'A' Class

Group One
Pennant No.:
None Allocated.

Laid Down:
19th February 1902
Vickers, Barrow-in-Furness.

17th July 1904
Lt. M.E. Nasmith.

Lt. M.E. Nasmith.
Lt. K.J. Duff-Dunbar.
Lt. G.E.E. Gray.
Lt. F.T. Ormand.

2 Officers and 9 ratings.

Service Career:
HMS Hazard, Portsmouth Flotilla.
HMS Mercury, Portsmouth Flotilla.
HMS Hazard, Portsmouth Flotilla.
HMS Dolphin, Portsmouth Flotilla.
HMS Dolphin, 5th Section, Portsmouth.

Whilst carrying out exercises on experimental underwater signalling, with the ventilation tube protruding above the surface, a steamer passed the boat too closely which sent sea water flooding down the tube into the boat.   She was sent down to the bottom and chlorine gas quickly formed.

She was saved by the actions of the First Lt, Lt. G. Herbert, who found the blowing controls and brought the boat to the surface.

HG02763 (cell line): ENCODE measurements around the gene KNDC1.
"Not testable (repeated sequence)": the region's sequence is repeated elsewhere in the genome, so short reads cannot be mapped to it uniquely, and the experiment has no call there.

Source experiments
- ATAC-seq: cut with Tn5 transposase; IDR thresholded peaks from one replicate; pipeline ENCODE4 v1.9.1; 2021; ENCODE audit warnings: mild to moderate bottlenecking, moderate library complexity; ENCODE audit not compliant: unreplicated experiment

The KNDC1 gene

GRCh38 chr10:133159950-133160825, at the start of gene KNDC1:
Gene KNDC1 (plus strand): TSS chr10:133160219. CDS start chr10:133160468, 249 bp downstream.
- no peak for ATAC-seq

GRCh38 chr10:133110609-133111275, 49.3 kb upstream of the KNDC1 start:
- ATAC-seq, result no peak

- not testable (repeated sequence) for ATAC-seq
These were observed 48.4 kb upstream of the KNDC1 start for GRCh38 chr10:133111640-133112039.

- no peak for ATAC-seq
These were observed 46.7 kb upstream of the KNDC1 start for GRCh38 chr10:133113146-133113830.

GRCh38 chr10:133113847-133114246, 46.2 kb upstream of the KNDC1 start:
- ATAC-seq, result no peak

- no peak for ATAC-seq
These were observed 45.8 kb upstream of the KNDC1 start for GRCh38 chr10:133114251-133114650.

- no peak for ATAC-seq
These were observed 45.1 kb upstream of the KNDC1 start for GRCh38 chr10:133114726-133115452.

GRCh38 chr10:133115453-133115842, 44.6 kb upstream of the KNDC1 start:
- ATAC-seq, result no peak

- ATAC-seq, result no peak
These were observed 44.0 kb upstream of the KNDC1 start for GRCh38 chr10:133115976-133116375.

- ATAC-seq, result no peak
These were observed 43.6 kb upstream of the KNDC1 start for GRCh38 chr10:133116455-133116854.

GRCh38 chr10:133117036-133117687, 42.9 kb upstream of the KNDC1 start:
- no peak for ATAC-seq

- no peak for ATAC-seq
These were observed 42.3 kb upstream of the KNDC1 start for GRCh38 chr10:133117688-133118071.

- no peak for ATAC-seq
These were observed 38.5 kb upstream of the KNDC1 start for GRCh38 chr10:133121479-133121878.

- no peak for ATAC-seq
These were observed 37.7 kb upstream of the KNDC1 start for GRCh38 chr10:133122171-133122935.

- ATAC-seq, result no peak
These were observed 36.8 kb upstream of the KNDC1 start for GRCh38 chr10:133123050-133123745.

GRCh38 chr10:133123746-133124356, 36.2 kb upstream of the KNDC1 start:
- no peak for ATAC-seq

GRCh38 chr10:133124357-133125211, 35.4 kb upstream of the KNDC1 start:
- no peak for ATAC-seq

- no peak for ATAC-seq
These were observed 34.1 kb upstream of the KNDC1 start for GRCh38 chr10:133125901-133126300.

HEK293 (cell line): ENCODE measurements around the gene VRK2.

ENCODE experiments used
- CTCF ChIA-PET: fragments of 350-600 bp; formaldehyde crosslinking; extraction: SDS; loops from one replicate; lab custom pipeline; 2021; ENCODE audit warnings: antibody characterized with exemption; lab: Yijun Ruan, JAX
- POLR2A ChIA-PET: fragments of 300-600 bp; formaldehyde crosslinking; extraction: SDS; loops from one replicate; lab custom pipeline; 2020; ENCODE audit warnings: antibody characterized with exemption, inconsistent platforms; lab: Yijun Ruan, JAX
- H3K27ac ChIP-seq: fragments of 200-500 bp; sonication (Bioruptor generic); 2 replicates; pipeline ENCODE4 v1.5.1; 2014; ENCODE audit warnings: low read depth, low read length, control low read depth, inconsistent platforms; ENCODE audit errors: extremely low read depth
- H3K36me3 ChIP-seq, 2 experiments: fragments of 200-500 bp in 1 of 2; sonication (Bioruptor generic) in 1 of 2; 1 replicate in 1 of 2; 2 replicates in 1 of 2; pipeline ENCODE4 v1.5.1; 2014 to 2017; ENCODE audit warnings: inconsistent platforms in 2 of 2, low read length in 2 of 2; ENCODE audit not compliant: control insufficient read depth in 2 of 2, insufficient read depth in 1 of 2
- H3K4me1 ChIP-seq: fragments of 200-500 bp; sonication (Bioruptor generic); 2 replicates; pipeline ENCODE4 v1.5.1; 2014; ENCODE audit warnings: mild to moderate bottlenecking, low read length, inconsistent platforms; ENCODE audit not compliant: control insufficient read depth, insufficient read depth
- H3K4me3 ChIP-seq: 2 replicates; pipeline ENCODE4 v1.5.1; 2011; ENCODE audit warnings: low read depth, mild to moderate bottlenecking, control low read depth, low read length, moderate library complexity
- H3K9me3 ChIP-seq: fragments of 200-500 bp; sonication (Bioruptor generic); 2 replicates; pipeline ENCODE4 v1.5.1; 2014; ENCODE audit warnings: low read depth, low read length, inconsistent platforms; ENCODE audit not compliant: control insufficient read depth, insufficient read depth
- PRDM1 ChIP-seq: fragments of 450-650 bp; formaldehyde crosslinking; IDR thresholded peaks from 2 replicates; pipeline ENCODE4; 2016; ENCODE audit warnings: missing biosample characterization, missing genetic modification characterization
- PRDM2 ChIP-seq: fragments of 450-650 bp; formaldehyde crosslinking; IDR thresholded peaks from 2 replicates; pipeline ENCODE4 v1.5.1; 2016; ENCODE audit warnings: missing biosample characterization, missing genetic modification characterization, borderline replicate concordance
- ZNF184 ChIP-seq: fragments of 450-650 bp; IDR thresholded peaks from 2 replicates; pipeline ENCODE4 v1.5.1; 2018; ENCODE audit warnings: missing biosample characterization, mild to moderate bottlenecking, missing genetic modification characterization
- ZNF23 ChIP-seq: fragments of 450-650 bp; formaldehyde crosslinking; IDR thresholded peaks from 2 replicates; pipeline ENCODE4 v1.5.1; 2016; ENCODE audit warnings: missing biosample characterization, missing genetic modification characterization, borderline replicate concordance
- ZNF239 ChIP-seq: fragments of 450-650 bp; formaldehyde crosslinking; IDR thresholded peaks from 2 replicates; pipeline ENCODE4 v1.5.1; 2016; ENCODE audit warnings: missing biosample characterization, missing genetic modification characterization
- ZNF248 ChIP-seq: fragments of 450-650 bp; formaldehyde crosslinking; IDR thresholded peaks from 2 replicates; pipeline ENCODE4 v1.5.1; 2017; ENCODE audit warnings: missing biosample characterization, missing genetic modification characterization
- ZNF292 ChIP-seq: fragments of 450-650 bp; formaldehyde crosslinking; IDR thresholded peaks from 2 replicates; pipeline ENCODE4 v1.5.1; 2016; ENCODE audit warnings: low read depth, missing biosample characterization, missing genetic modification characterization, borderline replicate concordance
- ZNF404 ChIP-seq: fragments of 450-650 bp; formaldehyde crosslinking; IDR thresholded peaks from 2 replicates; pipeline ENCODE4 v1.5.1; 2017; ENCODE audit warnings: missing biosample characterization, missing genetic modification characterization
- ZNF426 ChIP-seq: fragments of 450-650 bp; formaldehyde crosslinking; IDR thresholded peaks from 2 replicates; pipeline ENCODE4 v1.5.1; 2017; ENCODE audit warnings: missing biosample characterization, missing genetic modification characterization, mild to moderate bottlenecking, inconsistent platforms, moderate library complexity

In mid October 1905 A4 was involved in another near fatal accident.

(13th February 2000)
The following was recently sent to me via E-mail by the grandson of Lt. M.E. Nasmith.

The flooding incident involving A4 actually occurred on 16 October 1905, and there was only the one incident.

A dinghy was positioned some distance from the submarine, and from it a bell was struck underwater.  In order for those in A4 to show whether they could hear the bell, a ventilation shaft was left open and a boathook with a flag tied to it was poked up through the ventilator.

The experiment had been carried out at sea the previous day, but on the 16th the weather was much rougher so they stayed inside the breakwater.  The same trim settings were used on the second day, but there was a much greater proportion of fresh water inside the breakwater. This meant that the water was less bouyant than on the first day, so quite simply the submarine sank.

We have a silver cigarette case here, presented to my grandfather (then aged 22) by the whole of the rest of the crew in gratitude for his actions in then bringing A4 to the surface.

This experience allowed my grandfather to recognise what was happening to E11 on the way up the Dardanelles, and also to discover that they could dive to 70 feet anywhere in the Marmara, and rest on the line between the fresh water and sea water with all engines turned off. 

It meant that the whole crew could have an undisturbed night's sleep, with no battery usage.

Sold 16th January 1920.